What A Shame

I want to write about working with ministry candidates and graduates in a School that is open to LGBT students who then go to serve in a church that is not.

I am the Dean at the Disciples Divinity House at Vanderbilt Divinity School. Vanderbilt Divinity School has taken positions of support for LGBT students and in the churches for decades. It has been blessed for many years by LGBT faculty and students. The School has written a clear public statement that advocates for and encourages the churches to accept LGBT persons in leadership (see ). Vanderbilt University, like many other universities, endeavors to be a safe and supportive environment for all persons, students and employees, regardless of sexual orientation.

It is no surprise that the partnered relationship of Disciples Divinity House with Vanderbilt Divinity School means that the House has also admitted and supported LGBT Disciple students. Staff, graduates, and students here are mostly allies or advocates.

But the School’s and the House’s stance does little to impact what happens to LGBT students when they graduate and seek to serve the church. In recent years, some students have followed a “don’t ask, don’t tell” approach in keeping with the policies of various Commissions on Ministry. Some moved to a region where they could be ordained while open about their sexuality. Still others have decided not to engage the process altogether, out of distaste for the dishonesty it would require of them, or the difficulties it would raise.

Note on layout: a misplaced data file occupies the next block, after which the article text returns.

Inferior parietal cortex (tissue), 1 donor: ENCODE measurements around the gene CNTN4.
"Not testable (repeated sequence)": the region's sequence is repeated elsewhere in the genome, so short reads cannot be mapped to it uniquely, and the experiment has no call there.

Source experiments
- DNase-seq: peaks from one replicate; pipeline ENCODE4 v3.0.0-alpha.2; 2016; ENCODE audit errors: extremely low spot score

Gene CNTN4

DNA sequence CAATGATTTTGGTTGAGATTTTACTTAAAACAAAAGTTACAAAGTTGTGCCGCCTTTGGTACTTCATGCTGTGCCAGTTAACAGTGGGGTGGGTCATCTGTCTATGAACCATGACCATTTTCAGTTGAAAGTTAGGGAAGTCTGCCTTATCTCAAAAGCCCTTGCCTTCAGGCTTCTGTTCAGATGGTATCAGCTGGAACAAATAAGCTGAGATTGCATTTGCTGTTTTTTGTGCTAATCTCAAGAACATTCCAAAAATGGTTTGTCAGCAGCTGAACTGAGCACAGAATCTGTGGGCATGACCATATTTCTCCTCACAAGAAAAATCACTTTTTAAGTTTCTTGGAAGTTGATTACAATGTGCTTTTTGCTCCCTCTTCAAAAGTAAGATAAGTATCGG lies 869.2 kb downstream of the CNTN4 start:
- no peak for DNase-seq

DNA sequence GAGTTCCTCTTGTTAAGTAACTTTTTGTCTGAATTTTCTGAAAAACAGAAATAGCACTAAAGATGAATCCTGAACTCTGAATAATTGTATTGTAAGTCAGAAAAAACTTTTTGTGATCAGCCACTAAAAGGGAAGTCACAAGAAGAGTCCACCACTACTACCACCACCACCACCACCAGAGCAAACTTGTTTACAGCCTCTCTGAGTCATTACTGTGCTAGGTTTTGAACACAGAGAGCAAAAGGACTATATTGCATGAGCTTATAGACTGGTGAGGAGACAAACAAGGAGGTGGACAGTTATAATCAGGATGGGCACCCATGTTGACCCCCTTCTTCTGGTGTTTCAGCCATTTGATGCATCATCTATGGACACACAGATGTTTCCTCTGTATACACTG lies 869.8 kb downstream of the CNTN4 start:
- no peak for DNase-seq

Some who gain ordination cannot find positions, especially in congregations, even when they are gifted, called, qualified, credentialed, and ordained. Some find position that are part-time only. Some enter ministries of pastoral counseling or college or hospital chaplaincy, doing good ministry but unable to lead in the church they love. Some leave the church altogether. Their gifts are lost.

More, I observe the puzzlement that characterizes most under-30 students. These young Disciples wonder: what’s the big deal? They express increasing impatience and uneasiness about serving in a church that seems to them clearly to discriminate in ways they do not find consonant with a liberating gospel.

I am not naïve about reality, but I am still pained for students or graduates when they come into contact with church people who oppose openness to LGBT persons in leadership, especially in ways that seem to deny their identity, their God-given gifts, and their calling.

I am also pained for our church, which invests so much in its young leaders only to throw them away. We dedicate them to God, make space for them in worship, stand behind them as youth leaders, send them to church camp, let them lead on Youth Sunday, nurture them in church colleges and campus ministries, encourage their call and support their preparation—then close the door.

What a loss, especially to a church that so desperately needs excellent leaders.

What a shame.